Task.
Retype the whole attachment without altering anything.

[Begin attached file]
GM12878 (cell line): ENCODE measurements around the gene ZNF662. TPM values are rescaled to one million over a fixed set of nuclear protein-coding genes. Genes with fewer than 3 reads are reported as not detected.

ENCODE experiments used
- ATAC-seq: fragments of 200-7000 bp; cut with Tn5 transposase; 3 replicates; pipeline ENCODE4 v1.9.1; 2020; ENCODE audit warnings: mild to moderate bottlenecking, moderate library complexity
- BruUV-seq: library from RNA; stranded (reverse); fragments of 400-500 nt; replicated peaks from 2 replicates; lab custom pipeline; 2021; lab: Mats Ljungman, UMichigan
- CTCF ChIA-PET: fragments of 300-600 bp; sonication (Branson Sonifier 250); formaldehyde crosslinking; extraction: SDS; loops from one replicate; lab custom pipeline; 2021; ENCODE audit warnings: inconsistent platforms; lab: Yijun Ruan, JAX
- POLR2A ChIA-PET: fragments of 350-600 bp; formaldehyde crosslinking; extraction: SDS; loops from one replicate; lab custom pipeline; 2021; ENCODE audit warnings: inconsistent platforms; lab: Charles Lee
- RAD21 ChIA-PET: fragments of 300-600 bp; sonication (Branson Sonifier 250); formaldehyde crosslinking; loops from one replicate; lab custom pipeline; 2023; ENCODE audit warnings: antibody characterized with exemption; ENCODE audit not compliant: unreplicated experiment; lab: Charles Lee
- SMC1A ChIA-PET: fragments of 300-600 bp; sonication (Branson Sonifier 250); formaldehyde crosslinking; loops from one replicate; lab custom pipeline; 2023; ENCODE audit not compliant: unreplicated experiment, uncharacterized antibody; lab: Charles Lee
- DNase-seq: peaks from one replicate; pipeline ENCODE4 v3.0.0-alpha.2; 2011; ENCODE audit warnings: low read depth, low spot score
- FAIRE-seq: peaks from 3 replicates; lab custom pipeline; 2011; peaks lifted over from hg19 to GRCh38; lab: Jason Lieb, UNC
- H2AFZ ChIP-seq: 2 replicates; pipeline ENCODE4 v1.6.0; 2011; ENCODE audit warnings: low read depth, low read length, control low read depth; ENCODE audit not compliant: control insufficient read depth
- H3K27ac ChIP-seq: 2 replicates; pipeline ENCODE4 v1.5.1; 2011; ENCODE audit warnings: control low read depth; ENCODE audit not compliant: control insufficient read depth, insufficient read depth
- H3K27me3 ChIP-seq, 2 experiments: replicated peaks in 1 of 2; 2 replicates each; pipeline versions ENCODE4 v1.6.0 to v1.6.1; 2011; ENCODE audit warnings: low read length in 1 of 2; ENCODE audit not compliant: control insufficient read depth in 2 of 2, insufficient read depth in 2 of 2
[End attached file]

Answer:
GM12878 (cell line): ENCODE measurements around the gene ZNF662. TPM values are rescaled to one million over a fixed set of nuclear protein-coding genes. Genes with fewer than 3 reads are reported as not detected.

ENCODE experiments used
- ATAC-seq: fragments of 200-7000 bp; cut with Tn5 transposase; 3 replicates; pipeline ENCODE4 v1.9.1; 2020; ENCODE audit warnings: mild to moderate bottlenecking, moderate library complexity
- BruUV-seq: library from RNA; stranded (reverse); fragments of 400-500 nt; replicated peaks from 2 replicates; lab custom pipeline; 2021; lab: Mats Ljungman, UMichigan
- CTCF ChIA-PET: fragments of 300-600 bp; sonication (Branson Sonifier 250); formaldehyde crosslinking; extraction: SDS; loops from one replicate; lab custom pipeline; 2021; ENCODE audit warnings: inconsistent platforms; lab: Yijun Ruan, JAX
- POLR2A ChIA-PET: fragments of 350-600 bp; formaldehyde crosslinking; extraction: SDS; loops from one replicate; lab custom pipeline; 2021; ENCODE audit warnings: inconsistent platforms; lab: Charles Lee
- RAD21 ChIA-PET: fragments of 300-600 bp; sonication (Branson Sonifier 250); formaldehyde crosslinking; loops from one replicate; lab custom pipeline; 2023; ENCODE audit warnings: antibody characterized with exemption; ENCODE audit not compliant: unreplicated experiment; lab: Charles Lee
- SMC1A ChIA-PET: fragments of 300-600 bp; sonication (Branson Sonifier 250); formaldehyde crosslinking; loops from one replicate; lab custom pipeline; 2023; ENCODE audit not compliant: unreplicated experiment, uncharacterized antibody; lab: Charles Lee
- DNase-seq: peaks from one replicate; pipeline ENCODE4 v3.0.0-alpha.2; 2011; ENCODE audit warnings: low read depth, low spot score
- FAIRE-seq: peaks from 3 replicates; lab custom pipeline; 2011; peaks lifted over from hg19 to GRCh38; lab: Jason Lieb, UNC
- H2AFZ ChIP-seq: 2 replicates; pipeline ENCODE4 v1.6.0; 2011; ENCODE audit warnings: low read depth, low read length, control low read depth; ENCODE audit not compliant: control insufficient read depth
- H3K27ac ChIP-seq: 2 replicates; pipeline ENCODE4 v1.5.1; 2011; ENCODE audit warnings: control low read depth; ENCODE audit not compliant: control insufficient read depth, insufficient read depth
- H3K27me3 ChIP-seq, 2 experiments: replicated peaks in 1 of 2; 2 replicates each; pipeline versions ENCODE4 v1.6.0 to v1.6.1; 2011; ENCODE audit warnings: low read length in 1 of 2; ENCODE audit not compliant: control insufficient read depth in 2 of 2, insufficient read depth in 2 of 2